The Hand Talks

What do clients look for in an agency partner?

by The Hand

We’ve said it before; new business activity is a little bit like dating. Before you commit, there’s a period of checking each other out to make sure you’re a good potential match. Too often, we approach new business interactions with a standard approach or deck.

But, what we need to do is firmly put ourselves in our clients’ shoes and make sure we think about what they need and want to know, before taking the next step.

Here’s an insight into the areas they’ll want to dig deeper into:

  • How well do you represent yourself?
    Is your brand engaging and is your proposition clear? Most agencies showcase their work on their website, but how old is yours? Are you showing enough recent work across a range of client challenges? How often is content on your website updated? Remember, you would advise a client to be on top of all of this, so you need to ensure you represent well too!
  • What are others saying about you?
    Are your testimonials front and centre on your website? Do you have personal reviews on LinkedIn? We live in the age of reviews and so they’ll go looking for evidence of what it’s like to work with you.
  • Can you give them the time they deserve?
    How quickly and well you respond to an email or call can make a real difference here. If you’re slow to get back to them about an initial meeting, then they may well make some assumptions about how response you’ll be working with them day to day. They’ll want to feel they’re in safe hands and that you’re on it for them, no matter what else you have going on.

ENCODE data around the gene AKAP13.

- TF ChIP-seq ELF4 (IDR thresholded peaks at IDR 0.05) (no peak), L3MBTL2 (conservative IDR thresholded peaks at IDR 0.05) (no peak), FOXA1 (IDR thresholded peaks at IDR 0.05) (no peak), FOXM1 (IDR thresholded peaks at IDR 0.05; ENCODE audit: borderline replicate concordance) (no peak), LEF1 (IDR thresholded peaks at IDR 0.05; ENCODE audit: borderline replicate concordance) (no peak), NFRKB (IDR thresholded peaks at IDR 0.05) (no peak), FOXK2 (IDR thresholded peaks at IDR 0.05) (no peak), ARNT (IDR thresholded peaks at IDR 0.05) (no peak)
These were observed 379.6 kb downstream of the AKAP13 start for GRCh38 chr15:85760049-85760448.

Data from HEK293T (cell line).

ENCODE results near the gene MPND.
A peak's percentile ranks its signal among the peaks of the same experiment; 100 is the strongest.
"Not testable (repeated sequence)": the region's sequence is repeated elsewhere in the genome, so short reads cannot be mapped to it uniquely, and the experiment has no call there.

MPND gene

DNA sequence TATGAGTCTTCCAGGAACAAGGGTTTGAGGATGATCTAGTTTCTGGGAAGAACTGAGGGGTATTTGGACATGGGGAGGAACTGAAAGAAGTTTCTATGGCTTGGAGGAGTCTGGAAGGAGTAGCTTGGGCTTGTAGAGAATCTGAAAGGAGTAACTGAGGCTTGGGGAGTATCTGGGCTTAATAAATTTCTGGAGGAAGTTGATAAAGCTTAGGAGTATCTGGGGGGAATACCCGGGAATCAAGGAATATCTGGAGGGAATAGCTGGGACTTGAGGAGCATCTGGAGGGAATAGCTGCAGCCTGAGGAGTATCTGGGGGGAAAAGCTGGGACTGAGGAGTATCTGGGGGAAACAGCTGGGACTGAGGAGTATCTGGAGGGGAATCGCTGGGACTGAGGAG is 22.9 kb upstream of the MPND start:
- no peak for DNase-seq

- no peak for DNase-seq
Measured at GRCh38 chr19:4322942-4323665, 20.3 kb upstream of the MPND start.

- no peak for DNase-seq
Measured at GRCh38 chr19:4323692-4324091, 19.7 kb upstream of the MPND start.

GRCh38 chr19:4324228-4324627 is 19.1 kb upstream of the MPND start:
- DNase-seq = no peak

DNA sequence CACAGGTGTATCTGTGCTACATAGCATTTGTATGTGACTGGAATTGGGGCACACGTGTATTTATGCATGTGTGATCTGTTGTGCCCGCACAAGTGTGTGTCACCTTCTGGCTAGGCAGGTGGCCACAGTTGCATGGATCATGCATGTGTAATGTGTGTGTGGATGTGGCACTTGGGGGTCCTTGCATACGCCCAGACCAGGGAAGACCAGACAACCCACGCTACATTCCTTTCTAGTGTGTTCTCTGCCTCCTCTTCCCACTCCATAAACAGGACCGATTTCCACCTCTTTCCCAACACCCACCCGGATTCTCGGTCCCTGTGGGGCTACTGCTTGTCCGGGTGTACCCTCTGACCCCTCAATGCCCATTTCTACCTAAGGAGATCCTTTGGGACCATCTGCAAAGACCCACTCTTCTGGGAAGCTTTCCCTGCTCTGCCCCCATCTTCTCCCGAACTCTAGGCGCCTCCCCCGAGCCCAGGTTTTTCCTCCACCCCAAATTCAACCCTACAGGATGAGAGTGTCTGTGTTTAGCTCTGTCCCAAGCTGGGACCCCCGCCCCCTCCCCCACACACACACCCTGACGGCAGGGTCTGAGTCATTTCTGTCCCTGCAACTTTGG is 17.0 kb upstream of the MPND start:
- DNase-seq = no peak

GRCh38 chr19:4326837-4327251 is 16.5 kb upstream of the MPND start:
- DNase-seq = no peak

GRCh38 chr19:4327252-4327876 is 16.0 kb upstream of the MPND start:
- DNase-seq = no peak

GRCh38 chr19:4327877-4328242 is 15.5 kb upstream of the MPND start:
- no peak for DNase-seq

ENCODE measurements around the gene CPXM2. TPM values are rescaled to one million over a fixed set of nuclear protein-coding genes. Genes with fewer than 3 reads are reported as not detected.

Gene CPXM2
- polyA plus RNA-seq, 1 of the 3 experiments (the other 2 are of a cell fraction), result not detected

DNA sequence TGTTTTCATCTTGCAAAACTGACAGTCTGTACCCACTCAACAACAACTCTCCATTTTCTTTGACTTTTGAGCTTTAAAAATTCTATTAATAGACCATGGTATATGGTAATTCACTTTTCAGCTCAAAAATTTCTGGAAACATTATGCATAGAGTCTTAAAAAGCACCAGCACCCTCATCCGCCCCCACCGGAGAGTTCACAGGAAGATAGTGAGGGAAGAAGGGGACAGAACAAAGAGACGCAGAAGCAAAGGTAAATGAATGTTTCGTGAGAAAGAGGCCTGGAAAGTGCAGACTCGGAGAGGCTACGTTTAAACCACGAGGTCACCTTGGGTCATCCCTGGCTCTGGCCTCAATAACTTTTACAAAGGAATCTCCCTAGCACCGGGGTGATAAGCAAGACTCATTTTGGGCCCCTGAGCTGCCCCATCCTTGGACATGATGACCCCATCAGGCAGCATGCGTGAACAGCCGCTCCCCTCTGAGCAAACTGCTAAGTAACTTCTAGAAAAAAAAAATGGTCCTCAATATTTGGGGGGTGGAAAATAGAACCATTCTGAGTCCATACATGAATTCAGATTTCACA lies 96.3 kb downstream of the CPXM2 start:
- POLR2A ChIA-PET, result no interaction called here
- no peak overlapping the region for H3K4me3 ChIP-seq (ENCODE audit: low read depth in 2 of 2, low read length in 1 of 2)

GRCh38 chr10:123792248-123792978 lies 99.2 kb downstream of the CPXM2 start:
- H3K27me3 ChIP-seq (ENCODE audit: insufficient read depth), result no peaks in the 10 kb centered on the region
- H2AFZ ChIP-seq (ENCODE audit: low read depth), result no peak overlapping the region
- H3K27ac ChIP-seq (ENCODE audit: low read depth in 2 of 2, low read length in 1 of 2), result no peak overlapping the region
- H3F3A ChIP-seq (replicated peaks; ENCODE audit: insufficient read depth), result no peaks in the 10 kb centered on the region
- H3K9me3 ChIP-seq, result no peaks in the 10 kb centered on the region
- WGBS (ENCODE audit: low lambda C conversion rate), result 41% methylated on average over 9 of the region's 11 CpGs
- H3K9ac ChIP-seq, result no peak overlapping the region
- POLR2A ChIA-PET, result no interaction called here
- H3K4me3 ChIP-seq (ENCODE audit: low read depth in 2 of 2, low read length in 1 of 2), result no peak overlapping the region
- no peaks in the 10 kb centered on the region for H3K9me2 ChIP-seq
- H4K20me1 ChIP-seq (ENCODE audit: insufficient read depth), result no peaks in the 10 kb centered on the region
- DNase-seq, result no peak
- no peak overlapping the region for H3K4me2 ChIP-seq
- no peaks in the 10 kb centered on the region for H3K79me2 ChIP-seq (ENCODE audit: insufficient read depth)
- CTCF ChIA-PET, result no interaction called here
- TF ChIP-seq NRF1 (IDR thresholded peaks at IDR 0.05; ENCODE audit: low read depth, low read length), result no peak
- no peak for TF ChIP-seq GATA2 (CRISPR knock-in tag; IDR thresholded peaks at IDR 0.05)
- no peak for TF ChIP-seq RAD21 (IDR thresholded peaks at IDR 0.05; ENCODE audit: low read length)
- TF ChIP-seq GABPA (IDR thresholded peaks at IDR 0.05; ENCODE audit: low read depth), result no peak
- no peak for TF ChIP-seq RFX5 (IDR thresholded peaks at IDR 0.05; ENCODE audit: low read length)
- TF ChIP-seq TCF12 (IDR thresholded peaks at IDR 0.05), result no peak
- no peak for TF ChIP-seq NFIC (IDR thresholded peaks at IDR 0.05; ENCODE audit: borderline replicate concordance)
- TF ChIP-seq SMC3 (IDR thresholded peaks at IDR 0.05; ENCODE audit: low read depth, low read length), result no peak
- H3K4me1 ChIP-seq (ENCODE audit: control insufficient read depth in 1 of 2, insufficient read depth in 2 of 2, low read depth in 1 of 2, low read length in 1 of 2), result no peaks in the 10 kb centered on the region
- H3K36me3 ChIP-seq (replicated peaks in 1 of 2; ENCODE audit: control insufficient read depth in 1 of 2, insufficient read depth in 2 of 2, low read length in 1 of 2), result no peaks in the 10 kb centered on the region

• How interested are you in them and how they work?
    Taking a real genuine interest in what and how they do it is really key. Make sure you’re not just on transmit but that you gather important information about how they like to work. Then you’ll be able to tailor your approach to this.
  • Relevant experience
    A prospective client will want to see that you have supported other clients with similar challenges and helped them achieve results. Make sure any case studies you share with them are relevant to either their challenge or industry/sector.
  • Will you be good people to work with?
    People want to work with good people- it’s that simple. So, they’ll want to understand more about how you build relationships and what you’re like to work with. Make sure your case studies nod to this, your reviews align and that you can talk through some specific examples. When things get tough, they’ll want to know you’ll be there to support them.
  • Is it clear what your core service/offering is?
    Agencies sometimes assume that clients understand all of the services agencies offer, but that’s not always the case. Be clear about how you can help them and avoid using jargon. Try and explain your services in the context of their own challenges.
  • Has your proposal answered their questions?
    If they’ve asked for a proposal, then do sense-check that you actually do answer of all their questions. They’ve asked them for a reason, so don’t just tell them what you want them to hear. Tell them what they want to know.
  • How are you going to work with them?
    Think about this in advance and know your answer to this before you meet with any prospective client. They’ll want to know about your day-to-day processes and most importantly, who their point person will be. Don’t underestimate how important this is. They don’t want to fully buy into you only to be told you won’t be working with them in the future. You should have some specific examples ready to share about good working relationships, and also how you deal with a situation where things haven’t gone to plan.
  • Do you get results?
    If you’re a client, you want to know that the agency you work with gets results. Being able to demonstrate this through specific examples is key to impressing any future new business prospect.

It’s so easy to get carried away when you’re preparing for a new business meeting but do take time to consider these areas and think about what they want to know. It’ll go a long way to impressing them and setting you up for success.